The Waitakere Pacific community and tertiary education institute relationships
View fulltext online
Citation:Aumua, L. (2008). The Waitakere Pacific community and tertiary education institute relationships. Unpublished thesis submitted in partial fulfillment of the degree of Master of Educational Leadership and Management, Unitec New Zealand, New Zealand.
Permanent link to Research Bank record:https://hdl.handle.net/10652/1317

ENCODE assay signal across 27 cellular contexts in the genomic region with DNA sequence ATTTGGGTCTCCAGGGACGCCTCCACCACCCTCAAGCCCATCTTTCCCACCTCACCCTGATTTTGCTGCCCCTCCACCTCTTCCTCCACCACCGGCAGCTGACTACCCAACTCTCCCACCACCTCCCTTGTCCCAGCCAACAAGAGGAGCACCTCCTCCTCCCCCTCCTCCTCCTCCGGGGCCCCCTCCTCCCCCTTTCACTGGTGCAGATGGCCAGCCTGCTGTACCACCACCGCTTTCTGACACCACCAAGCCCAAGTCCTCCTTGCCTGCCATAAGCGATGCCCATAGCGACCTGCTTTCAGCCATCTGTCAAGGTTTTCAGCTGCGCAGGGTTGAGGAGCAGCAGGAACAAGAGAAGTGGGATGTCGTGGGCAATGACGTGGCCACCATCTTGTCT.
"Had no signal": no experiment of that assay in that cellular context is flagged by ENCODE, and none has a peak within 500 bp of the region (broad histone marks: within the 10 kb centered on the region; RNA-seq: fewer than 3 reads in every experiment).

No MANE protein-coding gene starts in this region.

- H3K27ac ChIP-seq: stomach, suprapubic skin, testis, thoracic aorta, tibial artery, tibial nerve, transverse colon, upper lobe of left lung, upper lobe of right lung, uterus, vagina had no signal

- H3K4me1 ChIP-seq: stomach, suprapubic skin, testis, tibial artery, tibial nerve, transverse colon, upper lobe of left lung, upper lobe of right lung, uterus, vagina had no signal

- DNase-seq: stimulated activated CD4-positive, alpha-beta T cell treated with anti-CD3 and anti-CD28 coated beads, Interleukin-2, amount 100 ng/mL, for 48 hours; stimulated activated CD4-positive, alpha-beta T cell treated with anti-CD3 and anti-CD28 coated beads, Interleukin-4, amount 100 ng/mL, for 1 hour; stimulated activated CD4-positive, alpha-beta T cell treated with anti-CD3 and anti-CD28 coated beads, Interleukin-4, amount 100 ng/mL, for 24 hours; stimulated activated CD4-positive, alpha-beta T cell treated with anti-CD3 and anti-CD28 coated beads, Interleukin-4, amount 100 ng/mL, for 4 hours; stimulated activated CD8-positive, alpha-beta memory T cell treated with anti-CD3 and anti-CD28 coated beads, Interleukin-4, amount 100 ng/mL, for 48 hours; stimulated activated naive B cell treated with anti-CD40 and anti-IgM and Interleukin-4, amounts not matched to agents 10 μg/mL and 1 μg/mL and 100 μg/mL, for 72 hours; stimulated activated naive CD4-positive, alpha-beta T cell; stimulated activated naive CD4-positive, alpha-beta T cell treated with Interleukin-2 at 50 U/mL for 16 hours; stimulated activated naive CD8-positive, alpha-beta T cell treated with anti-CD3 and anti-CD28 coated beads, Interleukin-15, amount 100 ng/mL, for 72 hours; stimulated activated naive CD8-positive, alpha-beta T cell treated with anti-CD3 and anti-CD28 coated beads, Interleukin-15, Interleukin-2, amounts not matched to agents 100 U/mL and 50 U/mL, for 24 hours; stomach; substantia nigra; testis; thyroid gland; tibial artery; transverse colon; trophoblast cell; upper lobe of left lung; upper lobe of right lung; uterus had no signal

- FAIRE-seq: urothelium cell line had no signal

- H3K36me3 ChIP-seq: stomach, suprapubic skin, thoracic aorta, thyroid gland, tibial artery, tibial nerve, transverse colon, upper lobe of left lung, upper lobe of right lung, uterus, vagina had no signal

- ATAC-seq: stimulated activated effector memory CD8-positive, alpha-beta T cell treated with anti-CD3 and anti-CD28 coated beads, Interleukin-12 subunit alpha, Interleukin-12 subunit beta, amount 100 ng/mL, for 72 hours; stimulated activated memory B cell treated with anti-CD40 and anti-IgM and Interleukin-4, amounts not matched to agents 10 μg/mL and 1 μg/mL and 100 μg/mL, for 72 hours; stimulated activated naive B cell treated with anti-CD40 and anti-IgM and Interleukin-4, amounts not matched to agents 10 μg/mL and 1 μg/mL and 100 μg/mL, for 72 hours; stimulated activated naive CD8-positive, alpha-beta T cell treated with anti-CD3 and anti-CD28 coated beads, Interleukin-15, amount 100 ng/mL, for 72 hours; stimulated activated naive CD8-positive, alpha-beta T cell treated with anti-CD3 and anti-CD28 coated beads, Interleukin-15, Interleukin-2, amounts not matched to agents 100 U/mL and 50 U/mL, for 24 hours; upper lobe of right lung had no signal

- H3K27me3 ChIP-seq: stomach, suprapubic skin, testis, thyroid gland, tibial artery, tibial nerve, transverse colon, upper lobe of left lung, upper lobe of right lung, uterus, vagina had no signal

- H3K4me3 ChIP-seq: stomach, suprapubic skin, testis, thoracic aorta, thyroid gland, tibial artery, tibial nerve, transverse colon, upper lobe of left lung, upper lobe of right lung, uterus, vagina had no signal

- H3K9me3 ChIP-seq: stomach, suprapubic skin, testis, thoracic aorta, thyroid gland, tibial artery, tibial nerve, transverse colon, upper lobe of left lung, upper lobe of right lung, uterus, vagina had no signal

This research examined the relationship between a Tertiary Education Institution (TEI) other Tertiary Education providers and the Pacific community in Waitakere City, West Auckland. The research identified issues that have arisen from the mutual desire of providers of tertiary education and the Pacific communities’ to engage but failing to do so. It centres on their inability to identify what is required to establish effective relationships. Tertiary education polices that have been developed have called for community engagement and consultation under a Pacific responsiveness strategy specified and upheld by the Tertiary Education Commission (TEC). The TEC established a process of mandatory consultation requiring a TEI (local Polytechnic) to manage and co ordinate Regional Facilitation Forums in Waitakere City, West Auckland. These forums in particular were considered vital vehicles for the TEC to connect with the community. However, the Waitakere Pacific community had not participated in these forums. Invitations to participate received little response and Pacific attendance was extraordinarily low. This research examined some of the reasons for the lack of response and subsequent lack engagement between the TEI and the Pacific community. It examines policy and policymaking processes, infrastructure, power imbalances, and issues of trust and student success. The type of relationship established also sheds light on factors that influence participation, delivery, outcomes and acceptance of providers of tertiary education within this community. The research utilises a qualitative methodology, included Pacific and Reflexivity methodology to examine the relationships and to identify issues surrounding the community and the providers. A case study approach enables insight through examining other examples of relationships that Pacific communities and organisations have created, maintained and in some cases ended. The case studies also revealed the complexities in relationships between community, government agencies, local government and schools, identifying some of the issues and concerns experienced through inclusiveness and the incorporation of Pacific peoples into mainstream western structures. The research identifies the gap between the TEC policy makers and the Pacific community and the controversial relationship that reflects the issues and TEI positions in relation to the Pacific community. Furthermore, the study demonstrates the complexities around engagement and inclusiveness for a growing Pacific community that has a strong aspiration for its members to achieve success through education and in particular tertiary education.